On one of my first days at university I had a moment that I’d later learn in a film and television screenwriting class was called a ‘turning point’: a major moment in a film’s plot that changed the course of the protagonist’s life forever. I was waiting in the foyer of B Block at QUT’s Gardens Point campus for one of my classes to start. As I gazed out across the lawns towards the botanic gardens I saw someone that made my blood pump a little faster and my senses go into overdrive. At first I didn’t think there was anything strange about it—it was what usually happened when I saw a girl I was attracted to. And then my stomach turned over several times—my brain had only just caught up with the rest of my body. I wasn’t looking at a girl: it was a guy. My heart rate increased and I started panicking. I thought, ‘What? This can’t be happening. I mean, I’m pretty sure I still like girls; so what does this mean?’ In that moment it felt like a door opened in my mind—a door that lead to a room I’d kept closed my entire life. As I opened the door and stared into the pitch-black void, terrified, I had no idea what I was going to find. I was suddenly overwhelmed by fear of the unknown: who the hell was I?
The cause of my anxiety and depression in subsequent years wasn’t my sexuality as such, it was the way I felt about it and the way I dealt with it—or more accurately, didn’t deal with it—that were the real problems. Suddenly there was this thing about me that I didn’t understand, and for the first time in my life I felt completely out of control. Sometimes I hated this new part of me; it was as if something foreign was growing in me, and all I wanted to do was cut it out with a knife. I judged myself more harshly than anyone else did, and for a long time I found it difficult to even like myself.
When I told my parents I was having anxiety attacks because I was attracted to women and men, they were pretty supportive—even if they didn’t understand. Dad said, ‘Well … that’s not so bad is it?’ Mum listened, asked questions, hugged me and told me that she loved me. She also said motherly things to protect me, like, ‘If you can choose, why would you choose to be with a man?’ She wasn’t being homophobic; in her mind that lifestyle was much more difficult in our society—and perhaps she was right. But I wasn’t thinking in those terms, I couldn’t. And I replied with the only thing I knew to be true: ‘You can’t help who you are attracted to, or who you fall in love with’. I’m grateful for how they reacted, because even if they couldn’t really be there for me during that part of my life—or didn’t know how to—I always felt like they loved me, and that was enough.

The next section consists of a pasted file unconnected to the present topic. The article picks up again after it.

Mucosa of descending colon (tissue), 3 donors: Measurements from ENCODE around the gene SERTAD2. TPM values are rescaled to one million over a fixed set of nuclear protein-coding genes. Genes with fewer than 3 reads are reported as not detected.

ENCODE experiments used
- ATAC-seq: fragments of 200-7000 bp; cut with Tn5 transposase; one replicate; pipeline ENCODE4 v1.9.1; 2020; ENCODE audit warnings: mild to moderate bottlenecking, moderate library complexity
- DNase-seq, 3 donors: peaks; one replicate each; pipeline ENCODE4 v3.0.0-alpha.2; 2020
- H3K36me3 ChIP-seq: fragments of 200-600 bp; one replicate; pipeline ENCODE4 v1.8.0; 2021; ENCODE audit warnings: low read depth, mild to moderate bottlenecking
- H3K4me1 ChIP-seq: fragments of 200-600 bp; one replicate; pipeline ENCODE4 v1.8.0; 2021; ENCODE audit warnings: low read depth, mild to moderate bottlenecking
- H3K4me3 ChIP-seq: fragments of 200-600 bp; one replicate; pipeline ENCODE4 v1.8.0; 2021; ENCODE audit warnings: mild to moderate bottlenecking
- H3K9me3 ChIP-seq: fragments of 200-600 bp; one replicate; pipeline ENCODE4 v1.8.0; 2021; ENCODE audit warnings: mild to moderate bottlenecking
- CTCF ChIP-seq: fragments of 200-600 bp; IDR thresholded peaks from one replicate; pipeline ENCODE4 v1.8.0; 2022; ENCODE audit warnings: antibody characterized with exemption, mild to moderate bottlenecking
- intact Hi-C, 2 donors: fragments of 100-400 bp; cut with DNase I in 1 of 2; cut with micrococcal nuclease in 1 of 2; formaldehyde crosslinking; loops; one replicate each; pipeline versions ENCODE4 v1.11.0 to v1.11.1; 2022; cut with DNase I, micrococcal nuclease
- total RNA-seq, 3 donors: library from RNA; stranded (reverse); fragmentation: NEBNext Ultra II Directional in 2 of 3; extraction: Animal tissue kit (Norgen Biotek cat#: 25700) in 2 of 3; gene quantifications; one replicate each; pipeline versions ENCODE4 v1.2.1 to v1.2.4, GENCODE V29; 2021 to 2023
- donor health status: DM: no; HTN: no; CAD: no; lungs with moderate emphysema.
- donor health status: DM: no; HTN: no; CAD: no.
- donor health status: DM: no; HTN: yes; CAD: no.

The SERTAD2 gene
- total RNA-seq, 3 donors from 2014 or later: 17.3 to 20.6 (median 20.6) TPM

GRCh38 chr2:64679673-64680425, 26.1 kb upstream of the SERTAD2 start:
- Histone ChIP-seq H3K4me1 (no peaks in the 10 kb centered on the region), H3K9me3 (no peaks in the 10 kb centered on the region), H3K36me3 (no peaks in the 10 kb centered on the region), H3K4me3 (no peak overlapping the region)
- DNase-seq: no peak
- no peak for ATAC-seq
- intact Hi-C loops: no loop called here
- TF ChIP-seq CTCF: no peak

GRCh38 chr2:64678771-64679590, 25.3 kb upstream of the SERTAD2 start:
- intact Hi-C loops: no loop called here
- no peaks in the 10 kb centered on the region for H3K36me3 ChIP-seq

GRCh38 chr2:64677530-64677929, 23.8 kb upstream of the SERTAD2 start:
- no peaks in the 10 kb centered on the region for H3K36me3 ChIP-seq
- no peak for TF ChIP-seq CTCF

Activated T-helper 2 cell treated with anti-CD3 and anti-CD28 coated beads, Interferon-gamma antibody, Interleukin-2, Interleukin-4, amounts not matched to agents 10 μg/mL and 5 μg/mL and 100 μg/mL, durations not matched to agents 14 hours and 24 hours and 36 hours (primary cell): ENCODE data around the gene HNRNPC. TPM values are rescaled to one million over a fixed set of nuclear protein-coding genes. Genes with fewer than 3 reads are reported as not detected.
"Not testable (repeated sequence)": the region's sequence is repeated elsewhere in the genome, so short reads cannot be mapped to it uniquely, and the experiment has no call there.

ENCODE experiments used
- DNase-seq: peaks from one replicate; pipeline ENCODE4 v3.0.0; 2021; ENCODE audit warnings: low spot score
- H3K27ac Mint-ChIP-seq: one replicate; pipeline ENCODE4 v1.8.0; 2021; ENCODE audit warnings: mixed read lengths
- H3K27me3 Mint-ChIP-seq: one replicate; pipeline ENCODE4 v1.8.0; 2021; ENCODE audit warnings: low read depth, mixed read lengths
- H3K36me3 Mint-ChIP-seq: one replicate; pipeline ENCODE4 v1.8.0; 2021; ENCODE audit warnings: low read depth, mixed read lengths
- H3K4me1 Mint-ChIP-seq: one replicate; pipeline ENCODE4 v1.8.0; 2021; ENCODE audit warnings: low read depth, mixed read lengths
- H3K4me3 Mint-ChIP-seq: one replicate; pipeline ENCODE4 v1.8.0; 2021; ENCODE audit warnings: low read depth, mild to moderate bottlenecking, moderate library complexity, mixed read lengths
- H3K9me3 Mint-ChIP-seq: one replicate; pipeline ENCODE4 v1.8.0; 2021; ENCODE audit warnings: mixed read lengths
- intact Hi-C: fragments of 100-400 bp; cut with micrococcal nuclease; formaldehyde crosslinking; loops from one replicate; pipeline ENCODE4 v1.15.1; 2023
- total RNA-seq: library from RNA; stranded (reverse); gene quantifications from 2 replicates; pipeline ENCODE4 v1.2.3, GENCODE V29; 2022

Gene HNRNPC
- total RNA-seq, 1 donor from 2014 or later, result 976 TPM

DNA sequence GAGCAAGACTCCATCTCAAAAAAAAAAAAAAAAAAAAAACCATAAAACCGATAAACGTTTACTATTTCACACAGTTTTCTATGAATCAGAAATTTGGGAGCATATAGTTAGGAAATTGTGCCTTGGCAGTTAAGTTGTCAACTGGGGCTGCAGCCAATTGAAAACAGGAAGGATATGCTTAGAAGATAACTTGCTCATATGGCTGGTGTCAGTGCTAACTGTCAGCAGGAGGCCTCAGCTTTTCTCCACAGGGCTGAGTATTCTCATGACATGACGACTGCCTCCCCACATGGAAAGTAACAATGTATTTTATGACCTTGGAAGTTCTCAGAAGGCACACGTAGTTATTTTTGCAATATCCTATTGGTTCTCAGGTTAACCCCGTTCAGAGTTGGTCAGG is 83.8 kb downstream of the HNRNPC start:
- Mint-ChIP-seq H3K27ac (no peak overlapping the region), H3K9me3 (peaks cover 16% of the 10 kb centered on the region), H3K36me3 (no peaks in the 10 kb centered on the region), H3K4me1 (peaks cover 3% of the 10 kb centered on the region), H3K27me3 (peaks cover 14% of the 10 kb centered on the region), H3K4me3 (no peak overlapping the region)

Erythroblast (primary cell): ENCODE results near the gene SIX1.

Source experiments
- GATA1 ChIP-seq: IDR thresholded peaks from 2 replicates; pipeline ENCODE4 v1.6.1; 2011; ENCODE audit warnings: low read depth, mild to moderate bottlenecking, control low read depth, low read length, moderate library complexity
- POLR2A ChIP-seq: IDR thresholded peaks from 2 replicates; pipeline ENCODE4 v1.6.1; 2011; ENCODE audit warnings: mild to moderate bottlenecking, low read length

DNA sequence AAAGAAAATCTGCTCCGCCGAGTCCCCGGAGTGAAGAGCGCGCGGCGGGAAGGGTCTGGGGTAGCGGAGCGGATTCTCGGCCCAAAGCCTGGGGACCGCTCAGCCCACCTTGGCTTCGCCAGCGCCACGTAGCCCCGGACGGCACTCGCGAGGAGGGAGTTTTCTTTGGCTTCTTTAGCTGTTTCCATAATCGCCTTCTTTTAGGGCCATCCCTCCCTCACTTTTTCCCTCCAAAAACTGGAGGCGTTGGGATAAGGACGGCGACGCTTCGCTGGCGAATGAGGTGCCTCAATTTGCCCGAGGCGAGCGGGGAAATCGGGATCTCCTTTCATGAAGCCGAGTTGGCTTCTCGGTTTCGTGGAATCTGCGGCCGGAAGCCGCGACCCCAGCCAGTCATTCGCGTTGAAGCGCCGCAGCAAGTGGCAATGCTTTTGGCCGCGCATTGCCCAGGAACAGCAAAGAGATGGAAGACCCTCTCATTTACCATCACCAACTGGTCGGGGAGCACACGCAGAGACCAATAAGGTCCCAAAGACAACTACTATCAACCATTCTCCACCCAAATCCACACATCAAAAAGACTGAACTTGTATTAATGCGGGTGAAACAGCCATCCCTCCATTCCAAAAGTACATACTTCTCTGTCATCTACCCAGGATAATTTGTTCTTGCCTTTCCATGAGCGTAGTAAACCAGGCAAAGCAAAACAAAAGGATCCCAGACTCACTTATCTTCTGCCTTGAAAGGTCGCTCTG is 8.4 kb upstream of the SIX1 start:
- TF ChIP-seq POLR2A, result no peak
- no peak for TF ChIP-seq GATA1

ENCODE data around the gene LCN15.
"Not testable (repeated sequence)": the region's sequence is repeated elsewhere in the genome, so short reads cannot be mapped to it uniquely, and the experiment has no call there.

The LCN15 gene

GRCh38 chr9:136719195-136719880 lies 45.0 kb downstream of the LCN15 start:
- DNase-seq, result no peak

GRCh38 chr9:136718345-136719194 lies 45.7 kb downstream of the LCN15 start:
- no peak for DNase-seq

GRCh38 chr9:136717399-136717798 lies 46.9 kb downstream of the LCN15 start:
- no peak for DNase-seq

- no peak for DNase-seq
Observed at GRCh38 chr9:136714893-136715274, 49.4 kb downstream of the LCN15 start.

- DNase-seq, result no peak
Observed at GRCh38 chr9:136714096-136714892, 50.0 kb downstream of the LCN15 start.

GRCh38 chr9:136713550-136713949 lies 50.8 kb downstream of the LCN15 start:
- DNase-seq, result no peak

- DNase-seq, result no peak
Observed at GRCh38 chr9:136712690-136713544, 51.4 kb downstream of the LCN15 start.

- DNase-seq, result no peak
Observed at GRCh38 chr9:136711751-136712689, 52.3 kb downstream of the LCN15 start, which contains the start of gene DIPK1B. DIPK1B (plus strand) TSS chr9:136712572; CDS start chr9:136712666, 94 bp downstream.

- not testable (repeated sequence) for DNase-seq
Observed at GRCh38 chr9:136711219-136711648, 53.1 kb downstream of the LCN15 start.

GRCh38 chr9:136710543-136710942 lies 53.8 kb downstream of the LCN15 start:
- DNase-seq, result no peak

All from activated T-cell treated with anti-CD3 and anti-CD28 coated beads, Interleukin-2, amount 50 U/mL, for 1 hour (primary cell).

So from the age of nineteen to twenty-five I dated girls and boys—but mostly I dated no one. As I discovered, though, there was a widely held assumption that if you were capable of being attracted to both sexes, then your life must have been a sexual smorgasbord. And if you actually had a relationship you were probably seeing someone else on the side—as if monogamy and bisexuality were mutually exclusive. Just like the Living Colour song from the early nineties, Bi, intoned, ‘There’s a category if you’re straight or gay. You’re a wild card gambler if you like it both ways. Everybody wants you when you’re bi. Looking at the girls and eyeing all the guys. Everybody loves you when you’re bi. But the tension and the passion’s double amplified.’ This sounded like an orgy at a casino to me, but it wasn’t my experience—not at all. I could only ever date one person at a time; that was complicated enough for me. When I tried to explain it to people, I often likened my love life to playing a game of darts with two target boards: never really knowing which board to throw the dart at.
The other popular assumption I encountered was that I was going through a ‘phase’. Some of my gay friends assumed this was a stepping-stone to becoming a fully-fledged homo, and some of my straight friends thought I was just experimenting and that I’d grow out of it. Whether perceived or real, I felt like everyone was eager for this ‘seesaw’ period of my life to be over so they could hurry up and put me in a clearly labeled box—like a sitcom where everything goes back to normal at the end of the half hour. It seemed almost inconceivable to people that I wouldn’t eventually ‘choose a side’, even if simply for their own peace of mind and ease of understanding me. After all, how could I remain present in two different spaces at once, forever? At this point I started to realise that other people didn’t cope very well with grey areas in life either—especially when those grey areas related to sexuality.